There is only a certain number of proteins in an egg white mixture. And after a certain point if you are still trying to add air and form new bonds (if you are still mixing your egg whites) basically turns into an edible Jenga tower. The proteins are pulled away from bonds and moved around to create different air spaces...but it weakens the structure and eventually the whole tower collapses.

In short, if you over mix your icing, the protein bonds that just formed will start collapsing. Your royal icing will look and feel like marshmallow fluff and it will NEVER EVER DRY. (Which means you will be sad. I don't want you to be sad.)

Acid (most often in the form of lemon juice or cream of tartar) stabilizes the protein bonds that are forming...slowing down the process of those new bonds. The acid acts kind of like a buffer, to give you more time before you've hit that point of no-return and sadness of over mixing.

Ideally, when you mix your royal icing, you want to get right up next to that point of no-return without crossing over it. This will give you the strongest possible royal icing (think -- NO CRATERING) you can get. But how do you know where that point is?

If you've been making royal icing for years -- you probably "just know" where it is. If you haven't -- you'll need to WATCH THE PROTEIN BONDS FORMING. That means... you might need to mix your icing a little differently.

If you are using fresh egg whites, pour them into the mixing bowl on their own.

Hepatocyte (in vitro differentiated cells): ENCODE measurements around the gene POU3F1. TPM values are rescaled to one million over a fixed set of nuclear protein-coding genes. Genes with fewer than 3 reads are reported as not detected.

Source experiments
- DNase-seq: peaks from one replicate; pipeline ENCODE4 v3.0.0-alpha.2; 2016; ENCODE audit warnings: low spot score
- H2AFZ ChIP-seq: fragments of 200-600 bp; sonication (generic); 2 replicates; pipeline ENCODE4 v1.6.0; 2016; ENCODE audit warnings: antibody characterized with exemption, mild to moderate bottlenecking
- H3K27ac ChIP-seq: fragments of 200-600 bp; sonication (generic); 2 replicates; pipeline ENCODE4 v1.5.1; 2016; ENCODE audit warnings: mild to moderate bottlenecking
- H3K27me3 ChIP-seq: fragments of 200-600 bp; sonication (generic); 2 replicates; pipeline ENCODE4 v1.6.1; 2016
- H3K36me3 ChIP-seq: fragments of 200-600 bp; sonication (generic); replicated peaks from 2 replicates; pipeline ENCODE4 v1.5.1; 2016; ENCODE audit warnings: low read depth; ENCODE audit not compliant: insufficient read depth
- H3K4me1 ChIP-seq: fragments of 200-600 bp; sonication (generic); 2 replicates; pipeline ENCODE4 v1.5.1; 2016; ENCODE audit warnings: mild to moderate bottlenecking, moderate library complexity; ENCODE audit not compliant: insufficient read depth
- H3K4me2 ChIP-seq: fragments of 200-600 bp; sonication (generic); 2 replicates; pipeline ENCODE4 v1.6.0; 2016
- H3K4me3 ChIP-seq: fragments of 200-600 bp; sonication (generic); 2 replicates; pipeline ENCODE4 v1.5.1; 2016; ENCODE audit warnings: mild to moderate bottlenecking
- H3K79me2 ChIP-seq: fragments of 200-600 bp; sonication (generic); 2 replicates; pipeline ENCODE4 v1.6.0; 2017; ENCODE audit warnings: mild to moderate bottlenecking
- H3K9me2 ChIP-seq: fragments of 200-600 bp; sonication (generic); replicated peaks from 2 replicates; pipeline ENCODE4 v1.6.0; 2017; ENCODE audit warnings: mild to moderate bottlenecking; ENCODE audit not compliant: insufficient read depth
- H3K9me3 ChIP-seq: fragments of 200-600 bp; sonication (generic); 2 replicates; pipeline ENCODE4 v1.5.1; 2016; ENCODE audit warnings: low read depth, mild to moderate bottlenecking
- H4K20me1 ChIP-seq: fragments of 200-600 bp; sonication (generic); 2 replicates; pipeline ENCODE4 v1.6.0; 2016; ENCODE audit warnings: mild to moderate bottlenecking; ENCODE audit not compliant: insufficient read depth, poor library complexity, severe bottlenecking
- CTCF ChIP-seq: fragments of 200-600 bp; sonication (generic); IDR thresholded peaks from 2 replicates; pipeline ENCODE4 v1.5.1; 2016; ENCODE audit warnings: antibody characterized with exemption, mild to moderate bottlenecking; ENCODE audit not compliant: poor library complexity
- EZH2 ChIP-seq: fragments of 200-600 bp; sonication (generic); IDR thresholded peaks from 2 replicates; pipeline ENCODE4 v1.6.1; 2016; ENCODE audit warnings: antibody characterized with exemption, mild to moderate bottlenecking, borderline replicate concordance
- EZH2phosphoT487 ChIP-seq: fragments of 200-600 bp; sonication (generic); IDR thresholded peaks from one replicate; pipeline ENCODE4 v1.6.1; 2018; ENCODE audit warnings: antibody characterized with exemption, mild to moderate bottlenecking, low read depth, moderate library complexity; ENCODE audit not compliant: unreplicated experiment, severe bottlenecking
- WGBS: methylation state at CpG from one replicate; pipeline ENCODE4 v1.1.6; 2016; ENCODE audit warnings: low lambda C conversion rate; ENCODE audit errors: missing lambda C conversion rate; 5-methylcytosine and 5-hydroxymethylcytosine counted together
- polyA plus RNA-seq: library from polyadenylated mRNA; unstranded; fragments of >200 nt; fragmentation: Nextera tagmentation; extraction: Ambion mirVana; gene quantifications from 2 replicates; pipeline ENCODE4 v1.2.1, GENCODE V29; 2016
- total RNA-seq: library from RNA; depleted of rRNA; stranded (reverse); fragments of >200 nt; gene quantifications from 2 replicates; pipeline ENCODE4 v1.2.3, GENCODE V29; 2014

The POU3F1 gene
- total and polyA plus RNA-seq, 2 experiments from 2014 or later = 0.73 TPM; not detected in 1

If you are using dehydrated egg whites or meringue powder - place them in a mixing bowl with the water from your recipe. Gently whisk them together until they are a little frothy. Scrape down the sides of the bowl if necessary and let them sit for a couple of minutes. DO NOT SKIP THIS REST PERIOD.

Letting them sit there and think about what they've done for a couple of minutes softens the meringue powder or dehydrated egg whites enough that when you start whisking everything together - it's ALL going to mix together into a gorgeous, smooth foam. And there won't be tiny little clumps of meringue powder or dehydrated egg whites all through your icing.

Add cream of tartar or lemon juice if you want to. Most meringue powders contain cream of tartar already. (Guess what, though -- because you are going to actually WATCH the protein bonds forming...that acid isn't actually necessary. But personally, I like the way a little lemon juice cuts a bit of the straight sugar sweetness in royal icing.)